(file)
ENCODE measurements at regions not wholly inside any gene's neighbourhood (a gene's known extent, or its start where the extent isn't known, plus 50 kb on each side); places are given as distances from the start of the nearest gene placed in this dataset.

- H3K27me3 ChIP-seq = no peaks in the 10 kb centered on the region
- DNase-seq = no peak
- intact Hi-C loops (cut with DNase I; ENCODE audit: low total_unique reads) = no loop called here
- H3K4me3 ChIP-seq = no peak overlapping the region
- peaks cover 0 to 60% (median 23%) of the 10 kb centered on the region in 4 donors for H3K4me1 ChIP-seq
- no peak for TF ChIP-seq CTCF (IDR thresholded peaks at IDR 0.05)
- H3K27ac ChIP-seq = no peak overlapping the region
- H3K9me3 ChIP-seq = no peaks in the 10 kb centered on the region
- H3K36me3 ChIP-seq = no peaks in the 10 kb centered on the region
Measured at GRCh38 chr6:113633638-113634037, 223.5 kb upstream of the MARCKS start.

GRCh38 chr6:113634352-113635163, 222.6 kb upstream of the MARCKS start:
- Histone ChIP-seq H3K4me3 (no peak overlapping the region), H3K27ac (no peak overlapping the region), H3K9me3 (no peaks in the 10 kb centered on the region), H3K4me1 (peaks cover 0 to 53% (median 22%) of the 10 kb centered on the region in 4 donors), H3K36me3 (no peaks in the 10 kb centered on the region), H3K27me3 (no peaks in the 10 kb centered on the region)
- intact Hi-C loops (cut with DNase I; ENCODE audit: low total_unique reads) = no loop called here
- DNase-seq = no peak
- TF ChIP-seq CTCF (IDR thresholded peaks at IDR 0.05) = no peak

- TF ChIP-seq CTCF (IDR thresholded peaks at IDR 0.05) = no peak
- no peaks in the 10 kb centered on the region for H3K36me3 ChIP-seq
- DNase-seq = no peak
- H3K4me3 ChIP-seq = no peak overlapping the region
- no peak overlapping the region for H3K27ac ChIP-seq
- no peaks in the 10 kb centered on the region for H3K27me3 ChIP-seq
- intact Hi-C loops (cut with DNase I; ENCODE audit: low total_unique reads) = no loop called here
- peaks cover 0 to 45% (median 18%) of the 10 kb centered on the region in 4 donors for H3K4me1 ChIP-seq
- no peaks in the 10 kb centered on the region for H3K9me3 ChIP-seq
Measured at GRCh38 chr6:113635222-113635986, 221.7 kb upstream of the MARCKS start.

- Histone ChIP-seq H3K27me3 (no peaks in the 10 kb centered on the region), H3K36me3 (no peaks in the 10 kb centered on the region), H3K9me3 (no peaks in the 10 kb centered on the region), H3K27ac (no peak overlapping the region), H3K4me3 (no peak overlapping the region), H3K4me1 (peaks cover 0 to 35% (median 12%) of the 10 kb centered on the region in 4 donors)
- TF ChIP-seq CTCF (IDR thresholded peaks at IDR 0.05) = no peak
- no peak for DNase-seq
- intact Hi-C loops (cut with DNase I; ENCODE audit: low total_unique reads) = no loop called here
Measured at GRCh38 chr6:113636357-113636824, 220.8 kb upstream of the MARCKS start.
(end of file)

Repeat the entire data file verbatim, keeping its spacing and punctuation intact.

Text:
ENCODE measurements at regions not wholly inside any gene's neighbourhood (a gene's known extent, or its start where the extent isn't known, plus 50 kb on each side); places are given as distances from the start of the nearest gene placed in this dataset.

- H3K27me3 ChIP-seq = no peaks in the 10 kb centered on the region
- DNase-seq = no peak
- intact Hi-C loops (cut with DNase I; ENCODE audit: low total_unique reads) = no loop called here
- H3K4me3 ChIP-seq = no peak overlapping the region
- peaks cover 0 to 60% (median 23%) of the 10 kb centered on the region in 4 donors for H3K4me1 ChIP-seq
- no peak for TF ChIP-seq CTCF (IDR thresholded peaks at IDR 0.05)
- H3K27ac ChIP-seq = no peak overlapping the region
- H3K9me3 ChIP-seq = no peaks in the 10 kb centered on the region
- H3K36me3 ChIP-seq = no peaks in the 10 kb centered on the region
Measured at GRCh38 chr6:113633638-113634037, 223.5 kb upstream of the MARCKS start.

GRCh38 chr6:113634352-113635163, 222.6 kb upstream of the MARCKS start:
- Histone ChIP-seq H3K4me3 (no peak overlapping the region), H3K27ac (no peak overlapping the region), H3K9me3 (no peaks in the 10 kb centered on the region), H3K4me1 (peaks cover 0 to 53% (median 22%) of the 10 kb centered on the region in 4 donors), H3K36me3 (no peaks in the 10 kb centered on the region), H3K27me3 (no peaks in the 10 kb centered on the region)
- intact Hi-C loops (cut with DNase I; ENCODE audit: low total_unique reads) = no loop called here
- DNase-seq = no peak
- TF ChIP-seq CTCF (IDR thresholded peaks at IDR 0.05) = no peak

- TF ChIP-seq CTCF (IDR thresholded peaks at IDR 0.05) = no peak
- no peaks in the 10 kb centered on the region for H3K36me3 ChIP-seq
- DNase-seq = no peak
- H3K4me3 ChIP-seq = no peak overlapping the region
- no peak overlapping the region for H3K27ac ChIP-seq
- no peaks in the 10 kb centered on the region for H3K27me3 ChIP-seq
- intact Hi-C loops (cut with DNase I; ENCODE audit: low total_unique reads) = no loop called here
- peaks cover 0 to 45% (median 18%) of the 10 kb centered on the region in 4 donors for H3K4me1 ChIP-seq
- no peaks in the 10 kb centered on the region for H3K9me3 ChIP-seq
Measured at GRCh38 chr6:113635222-113635986, 221.7 kb upstream of the MARCKS start.

- Histone ChIP-seq H3K27me3 (no peaks in the 10 kb centered on the region), H3K36me3 (no peaks in the 10 kb centered on the region), H3K9me3 (no peaks in the 10 kb centered on the region), H3K27ac (no peak overlapping the region), H3K4me3 (no peak overlapping the region), H3K4me1 (peaks cover 0 to 35% (median 12%) of the 10 kb centered on the region in 4 donors)
- TF ChIP-seq CTCF (IDR thresholded peaks at IDR 0.05) = no peak
- no peak for DNase-seq
- intact Hi-C loops (cut with DNase I; ENCODE audit: low total_unique reads) = no loop called here
Measured at GRCh38 chr6:113636357-113636824, 220.8 kb upstream of the MARCKS start.